... Although these guidelines are relevant and suitable for a wide range of common AI-enabled systems, more nuanced guidelines are desirable for domains where study participants cannot be recruited nor interviewed in abundance. Similarly, previous attempts to guide the design of effective transparency mechanisms acknowledge that real stakeholders involved should be considered and understood 17,32,37 . Starting from the identification of diverse design goals according to users' needs and their level of expertise on AI technology, and a categorization of evaluation measures for Explainable Artificial Intelligence (XAI) systems 38 , addressed the multidisciplinary efforts needed to build such systems. ...
Article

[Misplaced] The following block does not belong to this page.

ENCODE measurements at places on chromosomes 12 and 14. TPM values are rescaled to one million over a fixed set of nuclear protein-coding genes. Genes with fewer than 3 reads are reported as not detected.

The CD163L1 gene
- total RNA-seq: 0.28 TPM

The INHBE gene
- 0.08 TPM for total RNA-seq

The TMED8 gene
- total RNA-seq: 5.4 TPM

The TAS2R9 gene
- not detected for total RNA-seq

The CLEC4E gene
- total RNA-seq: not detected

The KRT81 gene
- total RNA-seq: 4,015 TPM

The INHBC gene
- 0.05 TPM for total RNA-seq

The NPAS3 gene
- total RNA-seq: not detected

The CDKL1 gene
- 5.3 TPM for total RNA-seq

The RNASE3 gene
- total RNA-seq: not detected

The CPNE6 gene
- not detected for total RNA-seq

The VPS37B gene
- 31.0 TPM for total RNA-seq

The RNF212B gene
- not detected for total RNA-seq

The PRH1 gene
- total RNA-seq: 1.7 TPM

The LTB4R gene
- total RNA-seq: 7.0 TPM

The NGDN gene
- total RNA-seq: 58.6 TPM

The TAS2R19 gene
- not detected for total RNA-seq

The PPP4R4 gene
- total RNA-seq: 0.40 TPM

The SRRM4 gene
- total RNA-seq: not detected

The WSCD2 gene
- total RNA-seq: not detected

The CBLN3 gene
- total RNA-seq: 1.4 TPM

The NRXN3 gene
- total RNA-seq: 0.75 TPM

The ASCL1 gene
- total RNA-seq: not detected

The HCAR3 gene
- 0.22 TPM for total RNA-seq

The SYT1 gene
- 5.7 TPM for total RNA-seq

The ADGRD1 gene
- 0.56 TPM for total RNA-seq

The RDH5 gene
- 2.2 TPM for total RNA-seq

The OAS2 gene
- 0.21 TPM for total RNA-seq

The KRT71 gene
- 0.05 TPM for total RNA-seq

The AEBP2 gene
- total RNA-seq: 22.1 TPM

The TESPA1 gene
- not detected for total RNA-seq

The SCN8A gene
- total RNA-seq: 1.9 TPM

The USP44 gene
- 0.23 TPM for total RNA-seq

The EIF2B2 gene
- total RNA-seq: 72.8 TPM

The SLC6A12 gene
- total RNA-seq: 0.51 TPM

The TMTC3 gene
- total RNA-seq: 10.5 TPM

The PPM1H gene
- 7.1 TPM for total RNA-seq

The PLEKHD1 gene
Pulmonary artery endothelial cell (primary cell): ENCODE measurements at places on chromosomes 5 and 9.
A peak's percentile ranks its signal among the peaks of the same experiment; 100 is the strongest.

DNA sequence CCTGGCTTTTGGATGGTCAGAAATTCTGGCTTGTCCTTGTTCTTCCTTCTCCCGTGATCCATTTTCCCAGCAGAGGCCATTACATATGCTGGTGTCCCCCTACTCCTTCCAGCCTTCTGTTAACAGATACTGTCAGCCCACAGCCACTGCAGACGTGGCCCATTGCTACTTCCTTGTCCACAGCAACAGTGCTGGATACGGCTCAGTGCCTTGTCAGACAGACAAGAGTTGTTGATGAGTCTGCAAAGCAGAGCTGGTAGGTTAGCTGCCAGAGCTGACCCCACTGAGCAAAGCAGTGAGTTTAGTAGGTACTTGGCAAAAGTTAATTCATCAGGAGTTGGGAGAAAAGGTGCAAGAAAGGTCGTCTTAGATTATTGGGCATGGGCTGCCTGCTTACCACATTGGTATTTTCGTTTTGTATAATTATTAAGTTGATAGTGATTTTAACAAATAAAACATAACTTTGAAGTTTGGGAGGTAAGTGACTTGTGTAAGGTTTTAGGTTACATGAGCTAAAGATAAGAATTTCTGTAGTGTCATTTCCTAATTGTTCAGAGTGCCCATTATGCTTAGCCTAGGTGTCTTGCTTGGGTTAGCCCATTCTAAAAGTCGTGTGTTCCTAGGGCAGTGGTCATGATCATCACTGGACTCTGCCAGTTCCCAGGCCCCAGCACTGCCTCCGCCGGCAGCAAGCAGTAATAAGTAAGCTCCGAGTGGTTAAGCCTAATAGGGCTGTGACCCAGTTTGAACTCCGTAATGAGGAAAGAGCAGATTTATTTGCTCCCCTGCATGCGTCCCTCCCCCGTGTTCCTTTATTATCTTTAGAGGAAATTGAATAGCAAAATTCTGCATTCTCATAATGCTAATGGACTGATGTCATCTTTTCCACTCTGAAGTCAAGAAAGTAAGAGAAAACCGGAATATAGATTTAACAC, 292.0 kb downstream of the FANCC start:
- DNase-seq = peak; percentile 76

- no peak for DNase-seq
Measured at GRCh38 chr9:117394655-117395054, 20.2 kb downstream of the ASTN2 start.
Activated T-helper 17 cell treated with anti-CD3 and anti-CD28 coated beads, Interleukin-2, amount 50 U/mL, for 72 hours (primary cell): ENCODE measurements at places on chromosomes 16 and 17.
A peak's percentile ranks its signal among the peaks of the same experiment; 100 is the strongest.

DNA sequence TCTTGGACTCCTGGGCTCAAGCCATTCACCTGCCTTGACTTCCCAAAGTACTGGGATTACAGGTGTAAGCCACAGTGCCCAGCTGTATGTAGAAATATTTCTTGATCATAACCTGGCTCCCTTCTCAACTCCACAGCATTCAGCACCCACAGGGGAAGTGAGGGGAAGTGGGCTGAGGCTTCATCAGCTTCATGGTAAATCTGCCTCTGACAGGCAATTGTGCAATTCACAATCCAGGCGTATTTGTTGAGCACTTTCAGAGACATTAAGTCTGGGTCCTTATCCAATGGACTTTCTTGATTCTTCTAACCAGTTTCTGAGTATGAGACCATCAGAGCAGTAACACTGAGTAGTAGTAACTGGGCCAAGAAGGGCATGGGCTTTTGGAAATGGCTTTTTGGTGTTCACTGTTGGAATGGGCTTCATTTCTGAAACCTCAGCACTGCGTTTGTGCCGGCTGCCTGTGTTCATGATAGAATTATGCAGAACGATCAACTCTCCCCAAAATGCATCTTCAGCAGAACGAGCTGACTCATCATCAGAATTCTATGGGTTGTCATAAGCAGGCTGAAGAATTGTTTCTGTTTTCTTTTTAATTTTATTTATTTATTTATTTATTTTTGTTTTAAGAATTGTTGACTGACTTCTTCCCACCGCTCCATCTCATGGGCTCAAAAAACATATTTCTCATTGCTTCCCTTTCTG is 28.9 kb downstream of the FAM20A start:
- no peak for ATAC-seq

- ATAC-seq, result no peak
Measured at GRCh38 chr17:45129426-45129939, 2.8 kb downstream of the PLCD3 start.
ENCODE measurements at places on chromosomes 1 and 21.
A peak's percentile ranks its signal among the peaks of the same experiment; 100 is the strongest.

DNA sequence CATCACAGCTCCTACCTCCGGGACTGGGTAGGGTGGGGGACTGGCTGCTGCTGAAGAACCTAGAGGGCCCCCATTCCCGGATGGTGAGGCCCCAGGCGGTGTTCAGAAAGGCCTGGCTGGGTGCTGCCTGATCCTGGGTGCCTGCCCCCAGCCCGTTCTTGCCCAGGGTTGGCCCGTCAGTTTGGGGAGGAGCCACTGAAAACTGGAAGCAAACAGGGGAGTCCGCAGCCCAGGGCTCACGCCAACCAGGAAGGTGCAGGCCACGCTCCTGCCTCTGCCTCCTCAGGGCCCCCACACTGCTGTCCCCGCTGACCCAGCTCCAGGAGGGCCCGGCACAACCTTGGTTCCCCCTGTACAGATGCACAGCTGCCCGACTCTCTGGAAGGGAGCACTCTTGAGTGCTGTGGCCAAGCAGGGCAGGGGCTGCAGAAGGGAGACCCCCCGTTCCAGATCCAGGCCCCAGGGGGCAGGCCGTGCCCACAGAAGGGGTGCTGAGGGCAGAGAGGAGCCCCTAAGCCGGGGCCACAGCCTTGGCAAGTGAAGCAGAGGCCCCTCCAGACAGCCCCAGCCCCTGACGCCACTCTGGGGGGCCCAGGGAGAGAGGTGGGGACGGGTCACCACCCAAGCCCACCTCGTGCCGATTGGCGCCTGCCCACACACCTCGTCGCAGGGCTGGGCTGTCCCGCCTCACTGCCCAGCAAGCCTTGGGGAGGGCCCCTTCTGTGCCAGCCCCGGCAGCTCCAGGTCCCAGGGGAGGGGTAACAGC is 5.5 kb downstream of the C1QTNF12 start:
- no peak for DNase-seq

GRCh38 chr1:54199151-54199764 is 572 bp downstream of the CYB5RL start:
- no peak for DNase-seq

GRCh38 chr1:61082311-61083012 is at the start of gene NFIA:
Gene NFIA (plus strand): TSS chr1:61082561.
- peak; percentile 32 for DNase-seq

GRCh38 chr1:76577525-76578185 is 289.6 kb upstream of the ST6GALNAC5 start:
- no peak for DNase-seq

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Transparency in Machine Learning (ML), often also referred to as interpretability or explainability, attempts to reveal the working mechanisms of complex models. From a human-centered design perspective, transparency is not a property of the ML model but an affordance, i.e., a relationship between algorithm and users. Thus, prototyping and user evaluations are critical to attaining solutions that afford transparency. Following human-centered design principles in highly specialized and high stakes domains, such as medical image analysis, is challenging due to the limited access to end users and the knowledge imbalance between those users and ML designers. To investigate the state of transparent ML in medical image analysis, we conducted a systematic review of the literature from 2012 to 2021 in PubMed, EMBASE, and Compendex databases. We identified 2508 records and 68 articles met the inclusion criteria. Current techniques in transparent ML are dominated by computational feasibility and barely consider end users, e.g. clinical stakeholders. Despite the different roles and knowledge of ML developers and end users, no study reported formative user research to inform the design and development of transparent ML models. Only a few studies validated transparency claims through empirical user evaluations. These shortcomings put contemporary research on transparent ML at risk of being incomprehensible to users, and thus, clinically irrelevant. To alleviate these shortcomings in forthcoming research, we introduce the INTRPRT guideline , a design directive for transparent ML systems in medical image analysis. The INTRPRT guideline suggests human-centered design principles, recommending formative user research as the first step to understand user needs and domain requirements. Following these guidelines increases the likelihood that the algorithms afford transparency and enable stakeholders to capitalize on the benefits of transparent ML.